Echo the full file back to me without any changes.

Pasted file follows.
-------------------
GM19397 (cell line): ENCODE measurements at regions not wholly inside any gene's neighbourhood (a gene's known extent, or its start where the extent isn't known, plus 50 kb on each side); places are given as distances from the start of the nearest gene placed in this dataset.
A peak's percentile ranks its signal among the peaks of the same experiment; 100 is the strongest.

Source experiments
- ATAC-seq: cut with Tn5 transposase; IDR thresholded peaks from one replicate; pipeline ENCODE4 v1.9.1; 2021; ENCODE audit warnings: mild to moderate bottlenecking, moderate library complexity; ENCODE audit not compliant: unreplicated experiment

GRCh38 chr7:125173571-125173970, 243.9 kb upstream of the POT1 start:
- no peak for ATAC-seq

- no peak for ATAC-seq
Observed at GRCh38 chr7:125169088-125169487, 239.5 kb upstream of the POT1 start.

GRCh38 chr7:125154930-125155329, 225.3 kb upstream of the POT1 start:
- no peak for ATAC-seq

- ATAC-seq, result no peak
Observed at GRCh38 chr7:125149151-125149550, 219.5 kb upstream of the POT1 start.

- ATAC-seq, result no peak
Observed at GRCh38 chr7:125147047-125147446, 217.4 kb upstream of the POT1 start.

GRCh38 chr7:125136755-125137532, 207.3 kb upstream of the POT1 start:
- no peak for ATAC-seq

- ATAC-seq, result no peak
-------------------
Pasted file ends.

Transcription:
GM19397 (cell line): ENCODE measurements at regions not wholly inside any gene's neighbourhood (a gene's known extent, or its start where the extent isn't known, plus 50 kb on each side); places are given as distances from the start of the nearest gene placed in this dataset.
A peak's percentile ranks its signal among the peaks of the same experiment; 100 is the strongest.

Source experiments
- ATAC-seq: cut with Tn5 transposase; IDR thresholded peaks from one replicate; pipeline ENCODE4 v1.9.1; 2021; ENCODE audit warnings: mild to moderate bottlenecking, moderate library complexity; ENCODE audit not compliant: unreplicated experiment

GRCh38 chr7:125173571-125173970, 243.9 kb upstream of the POT1 start:
- no peak for ATAC-seq

- no peak for ATAC-seq
Observed at GRCh38 chr7:125169088-125169487, 239.5 kb upstream of the POT1 start.

GRCh38 chr7:125154930-125155329, 225.3 kb upstream of the POT1 start:
- no peak for ATAC-seq

- ATAC-seq, result no peak
Observed at GRCh38 chr7:125149151-125149550, 219.5 kb upstream of the POT1 start.

- ATAC-seq, result no peak
Observed at GRCh38 chr7:125147047-125147446, 217.4 kb upstream of the POT1 start.

GRCh38 chr7:125136755-125137532, 207.3 kb upstream of the POT1 start:
- no peak for ATAC-seq

- ATAC-seq, result no peak